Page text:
Human rights activists: Situation in the Caucasus is deteriorating, by Ivan Sukhov

Moskovskiye Novosti -- The Presidential Council for Civil Society and Human Rights published the list of proposals made to Dmitry Medvedev at the meeting in Nalchik a week ago. The Council suggests a complete revision of Moscow's strategy in the Caucasus. 

REPORT
HUMAN RIGHTS ACTIVISTS SUGGEST AN ALTERNATIVE CAUCASUS STRATEGY


The Presidential Council for Civil Society and Human Rights published the list of proposals made to Dmitry Medvedev at the meeting in Nalchik a week ago. The Council suggests a complete revision of Moscow's strategy in the Caucasus.

According to Emil Pain, Council member and Director of the Center of Ethnic-Political and Regional Studies, the pace of changes for the worst in the Caucasus is critical. Amelioration of the situation requires a revision of the principles of federative and ethnic-political structure of the Russian Federation and specific measures in the Caucasus. For example, it is necessary to conduct a systematic search for the people reported missing in the course of counter-terrorism operations. (The data compiled by Memorial estimates their number in Chechnya alone at nearly 3,000.) It is also necessary to establish rehabilitation centers for the families of those who perished in these operations (not necessarily gunmen), "reanimate" justice, and amend the social and cultural policy. Also importantly, it is necessary to establish permanent bodies to advise regional leaders, said bodies comprising both local human rights activists and siloviki.

"It's time we abandoned the penchant for "rubbing them out" and for basing performance reports on body-count," said Svetlana Gannushkina, Council member and the head of Civil Assistance committee.

Said Gannushkina, "All too frequently, counter-terrorism operations actually benefit those who carry them out. The higher the body-count, the better. Is it any wonder that people are killed who have nothing to do with gunmen? Performance reports ought to be based on reduction of crime. Gunmen ought to be persuaded to mend their ways and abandon resistance. They ought to be given jobs, preferably not on the police force."

Gannushkina said that the authorities of Ingushetia and Dagestan were working on it and complimented their respective governments on foresight. Unfortunately, some inexplicable and bizarre episodes went on occurring in Dagestan. Some unidentified persons kidnapped a young man in Kizil-Yurt on May 28. The man's father immediately went to the police, prosecutor's office, and local human rights organization. The Dagestani Interior Ministry officially informed the father that the fact of abduction had been logged on May 29 and that the abducted person had been killed in a special operation in Gudermes (Chechnya) on June 3. The republican prosecutor's office said a couple of days later that it knew of the abduction and that an investigation was under way. "What investigation were they speaking of when the Interior Ministry already knew that the abducted person had been killed in Gudermes?" said Gannushkina.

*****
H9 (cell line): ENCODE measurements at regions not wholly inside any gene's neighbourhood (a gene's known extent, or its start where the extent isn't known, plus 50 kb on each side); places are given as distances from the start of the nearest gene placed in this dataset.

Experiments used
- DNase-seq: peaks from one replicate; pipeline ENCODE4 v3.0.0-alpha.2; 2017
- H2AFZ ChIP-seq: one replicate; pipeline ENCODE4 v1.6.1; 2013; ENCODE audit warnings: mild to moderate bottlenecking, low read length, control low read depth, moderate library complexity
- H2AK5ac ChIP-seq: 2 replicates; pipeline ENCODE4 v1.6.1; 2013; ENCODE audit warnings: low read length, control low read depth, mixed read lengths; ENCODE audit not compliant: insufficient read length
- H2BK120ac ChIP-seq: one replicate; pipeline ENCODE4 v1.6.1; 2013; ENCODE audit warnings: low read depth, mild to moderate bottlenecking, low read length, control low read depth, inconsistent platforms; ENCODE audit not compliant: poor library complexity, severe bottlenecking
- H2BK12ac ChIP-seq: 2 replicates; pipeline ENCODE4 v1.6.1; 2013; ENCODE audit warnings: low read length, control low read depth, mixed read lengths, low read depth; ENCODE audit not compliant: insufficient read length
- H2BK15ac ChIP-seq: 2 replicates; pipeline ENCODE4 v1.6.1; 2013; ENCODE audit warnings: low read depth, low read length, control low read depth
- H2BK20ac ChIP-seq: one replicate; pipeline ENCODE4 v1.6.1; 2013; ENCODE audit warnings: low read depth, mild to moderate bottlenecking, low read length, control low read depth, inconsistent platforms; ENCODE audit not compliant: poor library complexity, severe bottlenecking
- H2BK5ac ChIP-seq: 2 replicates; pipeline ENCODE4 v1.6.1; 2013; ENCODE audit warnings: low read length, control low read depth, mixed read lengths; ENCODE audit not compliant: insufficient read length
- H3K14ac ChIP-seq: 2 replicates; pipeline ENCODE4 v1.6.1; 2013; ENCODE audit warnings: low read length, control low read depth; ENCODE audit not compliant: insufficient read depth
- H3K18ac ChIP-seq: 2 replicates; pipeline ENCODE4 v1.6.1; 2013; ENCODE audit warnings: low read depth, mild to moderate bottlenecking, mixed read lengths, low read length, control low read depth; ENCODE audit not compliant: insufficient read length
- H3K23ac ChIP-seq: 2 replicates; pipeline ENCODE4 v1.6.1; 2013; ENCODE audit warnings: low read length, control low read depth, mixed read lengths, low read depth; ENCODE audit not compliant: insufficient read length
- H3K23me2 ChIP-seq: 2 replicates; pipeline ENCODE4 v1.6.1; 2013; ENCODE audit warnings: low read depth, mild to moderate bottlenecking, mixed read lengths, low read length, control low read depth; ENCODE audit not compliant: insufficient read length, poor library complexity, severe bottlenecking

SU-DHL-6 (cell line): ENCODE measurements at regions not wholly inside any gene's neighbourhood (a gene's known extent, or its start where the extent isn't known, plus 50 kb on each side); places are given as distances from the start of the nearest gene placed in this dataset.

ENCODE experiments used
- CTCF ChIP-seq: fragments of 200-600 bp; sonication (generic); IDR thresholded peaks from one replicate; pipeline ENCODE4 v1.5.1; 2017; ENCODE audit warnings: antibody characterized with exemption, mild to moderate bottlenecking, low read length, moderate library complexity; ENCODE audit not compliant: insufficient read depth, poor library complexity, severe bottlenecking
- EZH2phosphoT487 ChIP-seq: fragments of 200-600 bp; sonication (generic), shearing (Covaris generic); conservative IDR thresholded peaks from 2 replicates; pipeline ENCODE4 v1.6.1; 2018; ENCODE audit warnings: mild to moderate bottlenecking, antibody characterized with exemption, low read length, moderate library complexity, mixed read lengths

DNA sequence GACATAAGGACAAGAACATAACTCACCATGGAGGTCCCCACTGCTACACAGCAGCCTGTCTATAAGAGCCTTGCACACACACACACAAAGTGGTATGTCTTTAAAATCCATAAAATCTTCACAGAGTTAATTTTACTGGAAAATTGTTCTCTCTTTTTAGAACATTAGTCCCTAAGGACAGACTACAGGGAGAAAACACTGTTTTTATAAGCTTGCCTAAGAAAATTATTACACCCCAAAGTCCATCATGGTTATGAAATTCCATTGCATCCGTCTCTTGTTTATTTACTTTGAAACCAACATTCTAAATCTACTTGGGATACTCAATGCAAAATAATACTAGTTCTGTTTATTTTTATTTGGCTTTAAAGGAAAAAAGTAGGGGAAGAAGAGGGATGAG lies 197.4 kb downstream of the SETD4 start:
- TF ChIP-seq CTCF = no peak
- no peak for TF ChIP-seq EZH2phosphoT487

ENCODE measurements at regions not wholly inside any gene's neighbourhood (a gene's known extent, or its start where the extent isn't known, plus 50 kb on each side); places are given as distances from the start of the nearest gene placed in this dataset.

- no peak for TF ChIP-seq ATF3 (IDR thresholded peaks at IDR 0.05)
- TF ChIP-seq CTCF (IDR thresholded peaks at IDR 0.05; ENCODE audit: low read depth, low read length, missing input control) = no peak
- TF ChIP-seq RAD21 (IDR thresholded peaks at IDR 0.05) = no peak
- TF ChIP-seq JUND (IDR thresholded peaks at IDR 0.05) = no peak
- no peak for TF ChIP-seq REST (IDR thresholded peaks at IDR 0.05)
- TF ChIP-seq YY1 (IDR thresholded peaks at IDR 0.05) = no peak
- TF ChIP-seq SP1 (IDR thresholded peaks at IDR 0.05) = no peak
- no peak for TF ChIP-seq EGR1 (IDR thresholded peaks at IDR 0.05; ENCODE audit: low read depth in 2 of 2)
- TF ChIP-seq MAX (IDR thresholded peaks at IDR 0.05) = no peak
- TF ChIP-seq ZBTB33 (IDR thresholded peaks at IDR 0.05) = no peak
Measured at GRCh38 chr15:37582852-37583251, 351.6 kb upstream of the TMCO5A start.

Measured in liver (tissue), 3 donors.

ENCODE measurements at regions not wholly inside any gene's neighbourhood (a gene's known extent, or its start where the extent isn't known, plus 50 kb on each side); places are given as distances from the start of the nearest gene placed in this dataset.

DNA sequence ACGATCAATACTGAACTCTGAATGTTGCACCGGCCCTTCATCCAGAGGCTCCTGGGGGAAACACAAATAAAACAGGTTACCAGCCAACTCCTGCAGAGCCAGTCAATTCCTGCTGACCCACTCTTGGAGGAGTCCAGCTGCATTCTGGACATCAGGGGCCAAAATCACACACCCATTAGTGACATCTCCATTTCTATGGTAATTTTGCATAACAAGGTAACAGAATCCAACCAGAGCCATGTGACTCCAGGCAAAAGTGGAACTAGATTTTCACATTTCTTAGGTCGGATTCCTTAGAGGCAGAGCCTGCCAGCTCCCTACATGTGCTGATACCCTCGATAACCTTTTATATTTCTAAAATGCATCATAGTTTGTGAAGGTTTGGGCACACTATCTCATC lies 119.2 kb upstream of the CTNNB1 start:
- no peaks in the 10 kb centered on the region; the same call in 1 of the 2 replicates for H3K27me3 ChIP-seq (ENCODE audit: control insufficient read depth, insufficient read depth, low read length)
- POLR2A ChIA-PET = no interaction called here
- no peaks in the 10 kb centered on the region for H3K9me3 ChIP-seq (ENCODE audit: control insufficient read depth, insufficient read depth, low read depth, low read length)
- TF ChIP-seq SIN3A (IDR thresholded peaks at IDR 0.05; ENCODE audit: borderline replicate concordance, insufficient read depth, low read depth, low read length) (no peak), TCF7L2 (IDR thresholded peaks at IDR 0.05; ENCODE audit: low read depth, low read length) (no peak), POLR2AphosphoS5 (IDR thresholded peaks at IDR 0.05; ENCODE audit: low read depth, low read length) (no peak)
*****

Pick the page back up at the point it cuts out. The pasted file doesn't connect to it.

Pain said that performance of the authorities and security structures in the Caucasus was so chaotic because several manual control mechanisms at once had been installed in the Caucasus and, once installed, started interfering with one another to the extent where stability of the whole structure was in jeopardy. The example of Chechnya suggested an alternative. Everything in this republic was decided by a single person and federal power structures and law enforcers wielded no clout with what was happening. Pain actually questioned the presumed efficiency of the permanent bodies comprising human rights activists and representatives of security structures. "The human rights community believes for some reason that the problem will be solved the moment the authorities initiate a dialogue with society. I'm not sure that it will. Society itself is in so chaotic a state that there is no saying anymore what is better - this disorderly society or the powers-that-be that refuse to initiate the dialogue," he said. "In any event, isolated measures and efforts will accomplish nothing worthwhile because resistance of the system is so deeply entrenched that only a dramatic revision of the strategy may help now... More than 50% Russians believe that we should let go of the Caucasus. They say so just because it is a problem and nobody knows how to solve it. Even worse, nobody is even trying to solve it. Change this state of affairs, and people will change their opinion too."

Said Gannushkina, "The situation is so bad that even those who barely paid us lip service in the past do listen to us nowadays. I mean leadership of the Investigative Committee and prosecutor's office in Chechnya. There were special bodies comprising representatives of security structures and human rights organizations in Chechnya when the war was fought there. It seems that we are back to square one, time to start interaction all over again. This interaction was already established in Ingushetia and Dagestan. Try as I might, I cannot imagine it in Kadyrov's Chechnya but who knows?"

Medvedev promised to study the materials provided by the Council. Before the Council meeting in Nalchik, another one had taken place in Makhachkala in June. The president had met with human rights activists from the Caucasus in Moscow on May 19, 2010.

The president himself suggested ways and means of a dramatic amelioration of the situation in the Caucasus on at least two occasions. A new Caucasus Federal Region was established in early 2010. Development of spas and resorts in the Caucasus began in early 2011.

Moskovskiye Novosti